Katahdin

It’s been a big week. You only turn 40 once. I honored the last day of my 30’s with a special solo adventure to “my Mecca.”

 

Mount Katahdin has been a beacon for me ever since I was a kid. My mother, Lynn, is from Upper Frenchville, Maine on the Canadian border. Most of our vacations were to “Vacationland” which meant making the 500+ mile drive from Connecticut to Aroostook County via I-95, Rt. 11, and Rt. 1. Every time we saw Katahdin, heading north or south, we were thrilled. The mountain stands out. There are other hills and a few lesser mountains in this part of Maine, but unlike the White Mountains, the lack of a range highlights Katahdin’s prominence.

 

 

Our family visited Baxter State Park several times, but we never made it on to the mountain. My parents made a trip to the top in the mid-70’s and often spoke about that adventure. It wasn’t until I was in the Boy Scouts and Troop 11 made a trip to the Maine High Adventure Camp on Grand Lake Matagamon in 1989, that I got on to the mountain. Prior to a seven-day canoe trip in northern Maine, we hiked Katahdin, but we didn’t make it to the 5,267 foot summit. We were turned back at Thoreau Spring on the Hunt Trail, only one mile from the top. It was painful to return to the bottom without the prize.

The mountain called me back in September 1994. I was a senior at Boston College, had a few extra days off, and made an important mid-week solo trip to Baxter. I made it to the top, was shattered from the hike, but held on to the joy for a long time.

 

 

In October 2000, I proposed to Debbie from the Katahdin scenic overlook on I-95, but we didn’t make it to Baxter. We were headed for Frenchville.

 

Debbie and I returned in July 2002, along with 15 other cousins, aunts, and uncles. We had a tough day with nasty weather. Still, we guided the group to the summit before making a hasty retreat back down the mountain. We had no views. Debbie and I also bagged Hamlin Peak (a sub-peak) on the way down as part of our quest to hike all of the 4,000 foot mountains of New England. The next day, we ran the other official 4,000 footer in Baxter, North Brother. We have run and hiked a lot of other mountains since then.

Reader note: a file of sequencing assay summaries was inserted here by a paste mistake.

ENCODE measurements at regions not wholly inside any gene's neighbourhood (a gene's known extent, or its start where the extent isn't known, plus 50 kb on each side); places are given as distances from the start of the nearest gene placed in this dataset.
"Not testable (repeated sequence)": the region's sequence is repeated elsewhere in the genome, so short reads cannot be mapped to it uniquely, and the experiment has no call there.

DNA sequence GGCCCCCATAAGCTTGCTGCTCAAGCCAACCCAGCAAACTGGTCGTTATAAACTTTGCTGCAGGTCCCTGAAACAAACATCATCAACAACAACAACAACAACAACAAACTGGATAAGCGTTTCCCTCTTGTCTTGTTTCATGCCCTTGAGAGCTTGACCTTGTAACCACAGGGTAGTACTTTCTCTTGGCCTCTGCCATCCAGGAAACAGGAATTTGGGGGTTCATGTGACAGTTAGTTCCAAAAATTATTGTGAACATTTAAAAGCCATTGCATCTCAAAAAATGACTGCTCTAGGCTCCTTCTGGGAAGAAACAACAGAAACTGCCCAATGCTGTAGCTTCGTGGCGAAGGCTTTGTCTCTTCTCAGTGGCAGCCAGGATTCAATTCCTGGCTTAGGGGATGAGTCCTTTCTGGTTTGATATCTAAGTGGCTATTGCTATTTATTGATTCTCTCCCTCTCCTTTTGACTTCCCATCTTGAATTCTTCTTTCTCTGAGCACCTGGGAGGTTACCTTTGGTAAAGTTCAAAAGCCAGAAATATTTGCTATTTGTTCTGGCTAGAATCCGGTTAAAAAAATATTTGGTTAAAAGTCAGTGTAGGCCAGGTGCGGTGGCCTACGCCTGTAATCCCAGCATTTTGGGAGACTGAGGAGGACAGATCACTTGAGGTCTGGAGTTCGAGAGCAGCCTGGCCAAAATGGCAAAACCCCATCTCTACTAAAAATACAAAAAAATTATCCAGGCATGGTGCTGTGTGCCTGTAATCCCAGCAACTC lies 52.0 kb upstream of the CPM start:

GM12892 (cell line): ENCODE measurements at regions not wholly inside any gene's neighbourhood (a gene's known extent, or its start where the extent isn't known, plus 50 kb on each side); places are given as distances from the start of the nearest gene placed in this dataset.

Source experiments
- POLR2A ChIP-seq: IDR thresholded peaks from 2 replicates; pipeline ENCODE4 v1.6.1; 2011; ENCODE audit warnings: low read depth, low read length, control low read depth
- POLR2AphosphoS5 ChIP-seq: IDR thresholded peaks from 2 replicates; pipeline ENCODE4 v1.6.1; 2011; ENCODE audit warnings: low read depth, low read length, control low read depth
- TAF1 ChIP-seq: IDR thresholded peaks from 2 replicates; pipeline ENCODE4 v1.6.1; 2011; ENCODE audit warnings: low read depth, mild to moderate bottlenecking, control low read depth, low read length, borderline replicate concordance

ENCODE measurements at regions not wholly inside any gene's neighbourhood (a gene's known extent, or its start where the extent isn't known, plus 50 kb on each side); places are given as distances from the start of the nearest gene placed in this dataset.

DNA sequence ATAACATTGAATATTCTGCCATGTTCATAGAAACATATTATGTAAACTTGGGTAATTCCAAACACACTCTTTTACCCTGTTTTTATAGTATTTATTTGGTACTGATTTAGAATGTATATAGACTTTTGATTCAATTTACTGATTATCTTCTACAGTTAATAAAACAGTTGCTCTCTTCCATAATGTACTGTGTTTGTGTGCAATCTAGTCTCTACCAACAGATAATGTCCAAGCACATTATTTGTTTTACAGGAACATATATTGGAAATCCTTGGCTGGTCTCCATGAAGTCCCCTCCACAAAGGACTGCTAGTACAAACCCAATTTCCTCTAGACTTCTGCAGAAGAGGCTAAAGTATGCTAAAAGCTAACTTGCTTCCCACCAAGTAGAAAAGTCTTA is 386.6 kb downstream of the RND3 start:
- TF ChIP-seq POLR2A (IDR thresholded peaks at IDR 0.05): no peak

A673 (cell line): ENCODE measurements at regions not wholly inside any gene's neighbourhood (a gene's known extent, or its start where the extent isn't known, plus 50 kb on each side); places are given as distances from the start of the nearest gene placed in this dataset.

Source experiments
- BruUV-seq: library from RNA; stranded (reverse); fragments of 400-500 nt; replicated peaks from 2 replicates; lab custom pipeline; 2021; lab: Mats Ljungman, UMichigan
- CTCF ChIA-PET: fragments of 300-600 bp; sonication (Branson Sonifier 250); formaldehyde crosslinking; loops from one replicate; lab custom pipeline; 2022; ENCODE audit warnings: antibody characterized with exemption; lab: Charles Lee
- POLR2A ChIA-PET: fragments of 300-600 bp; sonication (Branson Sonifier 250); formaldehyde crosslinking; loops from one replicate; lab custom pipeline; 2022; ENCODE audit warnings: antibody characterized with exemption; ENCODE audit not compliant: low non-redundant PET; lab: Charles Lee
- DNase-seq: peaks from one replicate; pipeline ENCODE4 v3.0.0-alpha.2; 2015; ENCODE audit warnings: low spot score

I’ve been trying to get back there for 10 years, but work, family, and so many other aspects of life have kept me from the mountain. A beautiful picture of the mountain hangs prominently above our fireplace mantle, so the hill is always there, but I hadn’t touched it in a long time.

So, this past Tuesday, after work, I made the drive north. I stayed with my Aunt Terry in Portland, just as I did in 1994. I departed her house (base camp) at 4:30 A.M. on Wednesday, made it to Millinocket by 8:15 A.M., got to the Togue Pond Gatehouse, and then to the Roaring Brook Campground. I sorted my gear, signed the trail register at 9:05 A.M., and hit the trail.

My route, as captured by my GPS, took me in a counterclockwise 10.3 mile loop with 4,540 feet of elevation gain and loss. The route was: Chimney Pond Trail to North Basin Cut-Off to North Basin Trail to Hamlin Ridge Trail to Northwest Basin Trail to Saddle Trail to The Knife Edge Trail to Helon Taylor Trail and back to Roaring Brook. It was a thrilling trip. I had the North Basin to myself. There was no one on Hamlin Peak. I finally saw another person when I got to the Saddle.

I saw another 20 or so folks between the summit and The Knife Edge. The Baxter rangers had warned against Knife Edge, but I had a gorgeous day, the snow/ice wasn’t bad, and I was inspired. So, I took it and loved it. I also did it in 1994, but this time, I really appreciated the extreme exposure and beauty of the trail. I finally got my fix! I was able to run much of the Helon Taylor Trail on the way down and I was back at Roaring Brook before 3:00 P.M. I hopped back in the car and was in Portland by 7:00 P.M. My Aunt Terry and I had a celebration dinner at a great vegetarian restaurant called the Green Elephant.

Life Adventures!!!

 

Other Katahdin links:

http://www.outdoors.org/publications/outdoors/2006/features/katahdin-final.cfm

http://www.outdoors.org/recreation/tripplanner/ideas/katahdin-baxter.cfm

http://www.outdoors.org/publications/outdoors/2010/flashback/conquest-of-katahdin-map.cfm

http://home.earthlink.net/~ellozy/baxter97.html

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